Thursday, 10 May 2012

Malbec Day – 17th April

Allow myself to get a bit away for the “kitchen confidential” feel of this blog and concentrate purely (late, I know…) in joining the worldwide celebration of Malbec Day last 17th April.
I know is well overdue and I promised myself not to go down the road of excuses but -trust me- this delay is for a good reason…

Let me start by saying that Malbec is without doubt the most iconic and representative grape of Argentina; although originary from France, back home is where Malbec is really surging and has become a sort of “national variety”.

History tells us that on 17th April 1853, former Argentine President Domingo Faustino Sarmiento instructed French agronomist & soil expert Miguel Pouget to bring grapevines cuttings from France to develop in Argentina.

Among all the vines that Pouget brought, there were the very first Malbec to be planted in Mendoza. Contrary to the popular belief this grape didn’t always enjoy a prime position in the Argentine wine industry; as a matter of fact some Malbec plantings were pulled out to make way for more popular varieties.

Thank God all has changed at the end of last century when a few wine producers wisely decided to focus on premium wine production for export.
Its potential and unique qualities made this grape the most widely planted red grape variety in the country and certainly the most prestigious nowadays.

Do you know as well that Argentine most highly rated Malbec wines are from Mendoza’s high latitude Districts of Lujan de Cuyo & Uco Valley?  Argentine winemaker Nicolas Catena Zapata deserves a mention here. He has been widely credited for the success of Argentine Malbec & the Mendoza region with his different experimentations in high altitude.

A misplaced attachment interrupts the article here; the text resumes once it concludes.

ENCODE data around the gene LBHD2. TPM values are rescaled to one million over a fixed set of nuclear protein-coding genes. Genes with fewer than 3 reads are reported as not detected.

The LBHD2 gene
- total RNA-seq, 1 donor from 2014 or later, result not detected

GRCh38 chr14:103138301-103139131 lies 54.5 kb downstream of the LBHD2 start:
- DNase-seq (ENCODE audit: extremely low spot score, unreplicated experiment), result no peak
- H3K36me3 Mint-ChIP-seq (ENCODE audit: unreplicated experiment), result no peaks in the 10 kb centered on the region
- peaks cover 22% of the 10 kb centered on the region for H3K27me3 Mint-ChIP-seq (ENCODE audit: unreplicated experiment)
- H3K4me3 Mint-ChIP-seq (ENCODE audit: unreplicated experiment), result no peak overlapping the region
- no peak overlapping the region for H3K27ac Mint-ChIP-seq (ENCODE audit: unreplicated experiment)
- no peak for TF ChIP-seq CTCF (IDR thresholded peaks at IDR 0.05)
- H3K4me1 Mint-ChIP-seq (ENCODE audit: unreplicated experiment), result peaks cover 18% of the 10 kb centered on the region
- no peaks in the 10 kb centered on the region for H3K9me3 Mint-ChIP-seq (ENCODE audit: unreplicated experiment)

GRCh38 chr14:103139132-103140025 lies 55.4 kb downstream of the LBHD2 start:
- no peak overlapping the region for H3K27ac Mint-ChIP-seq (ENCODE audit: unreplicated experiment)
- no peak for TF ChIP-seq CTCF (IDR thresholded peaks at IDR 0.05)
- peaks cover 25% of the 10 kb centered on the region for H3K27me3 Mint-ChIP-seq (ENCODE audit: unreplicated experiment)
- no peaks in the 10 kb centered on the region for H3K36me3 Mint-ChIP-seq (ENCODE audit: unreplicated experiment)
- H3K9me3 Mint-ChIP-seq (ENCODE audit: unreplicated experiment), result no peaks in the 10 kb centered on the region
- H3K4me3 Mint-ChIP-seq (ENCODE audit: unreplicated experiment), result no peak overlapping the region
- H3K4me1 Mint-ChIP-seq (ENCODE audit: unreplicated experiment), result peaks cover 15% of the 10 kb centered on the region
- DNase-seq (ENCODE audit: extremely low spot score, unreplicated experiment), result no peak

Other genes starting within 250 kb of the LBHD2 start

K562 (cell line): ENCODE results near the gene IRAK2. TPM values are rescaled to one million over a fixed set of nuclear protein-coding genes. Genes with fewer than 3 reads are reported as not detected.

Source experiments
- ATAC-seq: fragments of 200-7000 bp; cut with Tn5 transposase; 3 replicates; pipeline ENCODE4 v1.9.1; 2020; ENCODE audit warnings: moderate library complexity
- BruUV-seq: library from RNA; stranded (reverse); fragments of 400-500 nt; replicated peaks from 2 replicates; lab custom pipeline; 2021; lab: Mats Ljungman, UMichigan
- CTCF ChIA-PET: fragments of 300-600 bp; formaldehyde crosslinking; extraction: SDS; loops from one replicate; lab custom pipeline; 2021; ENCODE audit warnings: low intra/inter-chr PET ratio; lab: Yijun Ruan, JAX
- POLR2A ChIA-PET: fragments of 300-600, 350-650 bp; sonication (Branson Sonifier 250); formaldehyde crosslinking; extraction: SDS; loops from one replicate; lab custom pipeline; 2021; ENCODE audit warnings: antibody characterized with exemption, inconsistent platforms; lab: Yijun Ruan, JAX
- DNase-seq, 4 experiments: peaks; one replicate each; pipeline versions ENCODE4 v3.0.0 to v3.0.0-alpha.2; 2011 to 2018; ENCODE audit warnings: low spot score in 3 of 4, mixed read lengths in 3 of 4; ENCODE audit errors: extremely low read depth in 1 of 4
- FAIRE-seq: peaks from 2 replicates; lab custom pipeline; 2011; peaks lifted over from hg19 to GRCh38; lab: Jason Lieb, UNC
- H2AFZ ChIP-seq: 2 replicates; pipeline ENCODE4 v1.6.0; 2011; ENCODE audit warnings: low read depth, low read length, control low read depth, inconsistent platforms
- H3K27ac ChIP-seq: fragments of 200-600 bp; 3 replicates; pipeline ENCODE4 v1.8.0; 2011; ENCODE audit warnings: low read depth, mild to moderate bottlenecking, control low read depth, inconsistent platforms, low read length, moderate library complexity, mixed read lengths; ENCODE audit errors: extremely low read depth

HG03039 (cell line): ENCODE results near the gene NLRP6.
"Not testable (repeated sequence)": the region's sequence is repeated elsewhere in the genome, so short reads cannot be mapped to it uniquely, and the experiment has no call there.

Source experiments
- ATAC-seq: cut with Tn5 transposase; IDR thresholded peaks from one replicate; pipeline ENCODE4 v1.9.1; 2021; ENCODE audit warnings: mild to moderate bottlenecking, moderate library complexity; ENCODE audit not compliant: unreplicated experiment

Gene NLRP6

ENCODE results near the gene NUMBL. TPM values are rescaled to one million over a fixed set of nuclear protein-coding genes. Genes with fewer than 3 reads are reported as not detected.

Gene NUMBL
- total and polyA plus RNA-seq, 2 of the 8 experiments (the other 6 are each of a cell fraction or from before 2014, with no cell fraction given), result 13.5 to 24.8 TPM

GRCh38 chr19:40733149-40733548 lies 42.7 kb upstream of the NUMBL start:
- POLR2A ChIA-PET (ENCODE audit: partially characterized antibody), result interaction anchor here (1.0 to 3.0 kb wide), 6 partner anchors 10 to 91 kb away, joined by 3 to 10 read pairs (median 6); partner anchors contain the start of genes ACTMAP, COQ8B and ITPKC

In 1994 Catena was the first winemaker to dare to plant Malbec at almost 1,500 m elevation in the District of Tupungato. The results were outstanding and definitely the milestone for a new era in the “Argentine Wine Industry”
Together with Casa Malevo’s Restaurant Manager Roberto Tavoloni you can find below a selection of our favorites Malbec’s… Salud!

Susana Balbo 2009 (Agrelo. Mendoza)
AVB 14.5% / Malbec (95%) Cab Sauv (5%)
Extremely pleasant with food or on its own; this neat, velvety and smooth wine shows why Susana Balbo is the most prestigious enologist in Argentina.

Laborum 2007 (Cafayate. Salta)
AVB 14.2% / Malbec
Malbec these days means Mendoza, well not always. From vineyards located at 1750mts above sea level in the very north of Argentina, a true powerful, masculine wine that shows how versatile our star grape has become!

Achaval Ferrer "Quimera" 2008 (Medrano, L. de Cuyo and Tupungato. Mendoza)
AVB 14% / Malbec-Cab Sauv-Merlot-Cab Franc –Petit Verdot
Malbec thrives as the main grape in this extraordinary blend made with grapes from very low yield plants that bring us a complex, beautifully balance and unique wine. 

Terrazas "Afincado" 2007 (Vistalba. Mendoza)
AVB 14% / Malbec
From very old vines and only produced in exceptional years, this is a dense and rich Malbec that is not shy and will show its presence with a long and persistent finish.



Tuesday, 27 March 2012

Cooking in Europe, a dream comes true...

26th March 2012

The excitement of the first blog post (at least for me…) is almost gone… received quite of good share of positive and constructive feedback – THANKS –

But surprisingly my brother (he is 23, young talented actor living in Buenos Aires) went really deep and mystical criticizing my first humble incursion in the writing world… He suggested that my blog was too casual and lacking structure; that was more about telling a story (my story…) than sharing recipes or thoughts… and that I should add photos… Something else?